Now it’s time to put your best salesperson hat on and let them know why you think or why someone else they know and trust thinks that they’d be a good fit for this group. Build their confidence in what they’re getting into by explaining what the group is like. Like give them examples of things that they’ll learn or do.

And you probably already have in your mind what you have laid out for the next six or seven weeks. So go ahead and show them some of those things. Show them some of those examples.

If you know the student well, you can give them specific examples of what you think that they will bring to this group, build them up, share those strengths that you see in them and what they’ll bring to group give examples of the places that you know that they’ll bring value and insight.

If this student referral came from a needs assessment, where they expressed interest in the group to begin with, remind them of that. They may have completely forgotten that they filled out a survey or a needs assessment. Once you’re in that final invitation stage, you’re almost there to getting the right students in your group.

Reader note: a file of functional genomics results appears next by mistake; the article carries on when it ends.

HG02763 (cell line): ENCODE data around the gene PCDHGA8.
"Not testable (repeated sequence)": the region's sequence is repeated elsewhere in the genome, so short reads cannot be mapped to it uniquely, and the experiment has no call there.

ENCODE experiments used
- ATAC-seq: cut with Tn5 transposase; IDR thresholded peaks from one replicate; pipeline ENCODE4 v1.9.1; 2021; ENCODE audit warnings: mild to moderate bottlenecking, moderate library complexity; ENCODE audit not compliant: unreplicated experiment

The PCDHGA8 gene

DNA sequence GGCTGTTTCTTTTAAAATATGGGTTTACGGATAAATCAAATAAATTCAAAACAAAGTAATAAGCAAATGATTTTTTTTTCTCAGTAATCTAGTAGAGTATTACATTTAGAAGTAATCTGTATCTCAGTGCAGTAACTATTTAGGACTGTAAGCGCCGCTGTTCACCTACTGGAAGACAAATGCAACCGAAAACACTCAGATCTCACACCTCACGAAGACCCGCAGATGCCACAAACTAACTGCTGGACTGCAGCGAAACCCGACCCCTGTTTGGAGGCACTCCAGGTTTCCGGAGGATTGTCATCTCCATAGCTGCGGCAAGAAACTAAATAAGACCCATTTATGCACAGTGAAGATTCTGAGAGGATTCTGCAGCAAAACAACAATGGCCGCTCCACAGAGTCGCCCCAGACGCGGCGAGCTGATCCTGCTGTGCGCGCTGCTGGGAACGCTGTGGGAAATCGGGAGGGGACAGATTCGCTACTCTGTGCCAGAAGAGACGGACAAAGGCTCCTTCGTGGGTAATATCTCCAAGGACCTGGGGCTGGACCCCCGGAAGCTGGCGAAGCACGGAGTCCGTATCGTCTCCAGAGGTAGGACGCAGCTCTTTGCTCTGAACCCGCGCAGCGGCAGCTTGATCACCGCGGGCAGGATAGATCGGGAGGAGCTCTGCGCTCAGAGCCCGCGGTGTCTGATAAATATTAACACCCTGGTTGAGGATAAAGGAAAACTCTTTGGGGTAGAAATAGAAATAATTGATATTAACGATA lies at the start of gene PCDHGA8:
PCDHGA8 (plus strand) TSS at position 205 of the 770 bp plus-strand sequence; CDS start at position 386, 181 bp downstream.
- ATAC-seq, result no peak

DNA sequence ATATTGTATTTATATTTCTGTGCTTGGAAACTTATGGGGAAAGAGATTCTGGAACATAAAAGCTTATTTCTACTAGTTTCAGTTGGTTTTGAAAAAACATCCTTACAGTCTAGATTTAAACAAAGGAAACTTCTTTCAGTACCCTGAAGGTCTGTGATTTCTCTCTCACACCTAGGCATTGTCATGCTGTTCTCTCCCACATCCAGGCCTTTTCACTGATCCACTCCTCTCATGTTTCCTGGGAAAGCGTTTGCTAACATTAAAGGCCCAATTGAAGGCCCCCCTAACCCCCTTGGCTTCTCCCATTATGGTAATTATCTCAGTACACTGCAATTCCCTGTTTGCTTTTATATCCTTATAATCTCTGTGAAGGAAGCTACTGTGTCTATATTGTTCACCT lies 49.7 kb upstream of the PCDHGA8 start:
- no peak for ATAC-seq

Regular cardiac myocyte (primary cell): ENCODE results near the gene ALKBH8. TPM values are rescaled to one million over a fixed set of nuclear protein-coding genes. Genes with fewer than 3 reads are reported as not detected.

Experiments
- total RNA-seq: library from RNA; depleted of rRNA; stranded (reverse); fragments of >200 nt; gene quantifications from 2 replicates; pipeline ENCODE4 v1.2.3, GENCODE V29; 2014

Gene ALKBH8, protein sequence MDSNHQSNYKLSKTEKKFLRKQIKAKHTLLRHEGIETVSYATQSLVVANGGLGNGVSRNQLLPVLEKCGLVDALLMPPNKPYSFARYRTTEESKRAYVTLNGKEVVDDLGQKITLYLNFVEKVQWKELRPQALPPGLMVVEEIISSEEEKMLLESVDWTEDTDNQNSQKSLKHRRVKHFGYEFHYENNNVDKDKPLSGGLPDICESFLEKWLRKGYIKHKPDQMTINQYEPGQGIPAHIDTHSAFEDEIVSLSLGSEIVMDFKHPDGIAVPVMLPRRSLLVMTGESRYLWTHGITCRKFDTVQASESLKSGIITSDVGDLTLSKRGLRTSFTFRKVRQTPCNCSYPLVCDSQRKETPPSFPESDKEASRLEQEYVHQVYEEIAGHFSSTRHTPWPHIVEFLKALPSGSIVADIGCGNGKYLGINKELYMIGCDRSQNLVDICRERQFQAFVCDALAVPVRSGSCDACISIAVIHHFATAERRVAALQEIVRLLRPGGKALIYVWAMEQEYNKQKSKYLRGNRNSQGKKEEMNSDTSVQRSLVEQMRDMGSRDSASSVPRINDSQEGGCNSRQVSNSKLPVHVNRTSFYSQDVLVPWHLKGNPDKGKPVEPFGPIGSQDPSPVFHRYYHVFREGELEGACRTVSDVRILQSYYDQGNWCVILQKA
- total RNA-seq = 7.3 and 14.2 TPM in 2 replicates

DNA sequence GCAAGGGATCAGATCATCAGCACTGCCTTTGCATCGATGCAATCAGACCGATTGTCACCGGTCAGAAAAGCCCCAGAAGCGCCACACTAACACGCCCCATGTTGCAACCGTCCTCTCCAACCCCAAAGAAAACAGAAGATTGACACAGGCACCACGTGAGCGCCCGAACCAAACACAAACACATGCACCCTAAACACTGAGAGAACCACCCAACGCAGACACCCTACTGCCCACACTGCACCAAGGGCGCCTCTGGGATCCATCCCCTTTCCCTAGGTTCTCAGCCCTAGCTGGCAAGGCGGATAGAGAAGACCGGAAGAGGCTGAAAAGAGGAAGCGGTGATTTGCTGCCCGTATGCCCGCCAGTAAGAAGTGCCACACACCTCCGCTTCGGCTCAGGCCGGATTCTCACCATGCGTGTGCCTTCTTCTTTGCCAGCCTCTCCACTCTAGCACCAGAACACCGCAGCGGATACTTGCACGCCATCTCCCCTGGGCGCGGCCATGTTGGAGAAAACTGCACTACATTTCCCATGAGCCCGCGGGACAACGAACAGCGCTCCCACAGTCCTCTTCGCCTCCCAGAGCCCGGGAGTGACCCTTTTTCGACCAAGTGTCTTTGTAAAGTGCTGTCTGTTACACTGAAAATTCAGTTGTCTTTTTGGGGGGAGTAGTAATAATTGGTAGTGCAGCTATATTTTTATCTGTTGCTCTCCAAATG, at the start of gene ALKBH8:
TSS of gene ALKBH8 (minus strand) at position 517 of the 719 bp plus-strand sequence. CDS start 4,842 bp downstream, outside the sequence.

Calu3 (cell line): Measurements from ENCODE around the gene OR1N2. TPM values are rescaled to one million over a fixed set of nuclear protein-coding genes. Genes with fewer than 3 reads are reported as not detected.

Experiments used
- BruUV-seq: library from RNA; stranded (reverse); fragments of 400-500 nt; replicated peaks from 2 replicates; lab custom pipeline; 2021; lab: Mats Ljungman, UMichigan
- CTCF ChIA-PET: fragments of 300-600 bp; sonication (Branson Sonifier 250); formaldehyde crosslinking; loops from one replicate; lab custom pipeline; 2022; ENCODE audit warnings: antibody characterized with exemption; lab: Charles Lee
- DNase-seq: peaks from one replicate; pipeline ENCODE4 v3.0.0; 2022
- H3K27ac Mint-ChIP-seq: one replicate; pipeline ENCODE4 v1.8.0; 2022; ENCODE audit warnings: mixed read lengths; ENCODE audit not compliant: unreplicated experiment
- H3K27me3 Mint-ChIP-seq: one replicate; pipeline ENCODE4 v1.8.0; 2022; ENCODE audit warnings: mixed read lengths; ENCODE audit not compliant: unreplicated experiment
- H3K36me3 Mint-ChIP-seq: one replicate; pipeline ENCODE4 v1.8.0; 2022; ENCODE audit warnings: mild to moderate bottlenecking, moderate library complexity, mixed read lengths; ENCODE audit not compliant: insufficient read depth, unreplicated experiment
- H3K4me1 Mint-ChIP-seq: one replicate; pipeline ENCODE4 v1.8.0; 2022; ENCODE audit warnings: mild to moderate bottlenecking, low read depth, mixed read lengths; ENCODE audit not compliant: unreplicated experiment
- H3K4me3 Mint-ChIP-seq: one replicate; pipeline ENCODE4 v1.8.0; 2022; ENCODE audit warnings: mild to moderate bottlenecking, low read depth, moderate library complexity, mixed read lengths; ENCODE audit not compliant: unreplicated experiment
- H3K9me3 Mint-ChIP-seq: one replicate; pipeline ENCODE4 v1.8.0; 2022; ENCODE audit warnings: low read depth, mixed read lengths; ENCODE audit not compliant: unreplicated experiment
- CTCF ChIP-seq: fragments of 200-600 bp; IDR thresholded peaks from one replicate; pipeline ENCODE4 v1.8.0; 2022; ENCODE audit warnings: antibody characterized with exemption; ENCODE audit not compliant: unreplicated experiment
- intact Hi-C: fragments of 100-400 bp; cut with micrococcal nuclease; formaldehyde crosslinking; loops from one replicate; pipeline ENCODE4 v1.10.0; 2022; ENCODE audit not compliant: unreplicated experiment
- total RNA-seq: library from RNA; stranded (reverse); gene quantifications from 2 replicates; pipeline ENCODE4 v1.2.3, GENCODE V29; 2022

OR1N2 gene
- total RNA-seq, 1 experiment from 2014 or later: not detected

When the right students are in your group, they are more likely to be bought in, inspiring growth with others and growing themselves. If students are bought into the small group experience from the beginning, which remember starts from recruitment and invitations and just who you are and what you’re doing in the school, they’re more likely to show up and participate from week to week.

As a leader of the group I know you’re going to be thankful to have students sharing and connecting with each other week after week it’s going to give you life as a counselor. Everyone will benefit and reap the rewards when students are invested.

Thanks for listening to this week’s episode. Remember to head to Apple podcasts and leave a review for high school counseling conversations this week. Your kind words mean the world to me, and your reviews also help other high school counselors like yourself find the podcast. I’ll see you next week.

Thanks for listening to today’s episode of high school counseling conversations. All of the links I talked about today can be found in the show notes and also at Be sure to hit follow or subscribe wherever you listen to your podcast so that you never miss a new episode. Connect with me over on Instagram send me a DM at Counselor Clique. That’s C L I Q U E. Thanks so much for hanging out with me. I’ll see you next time!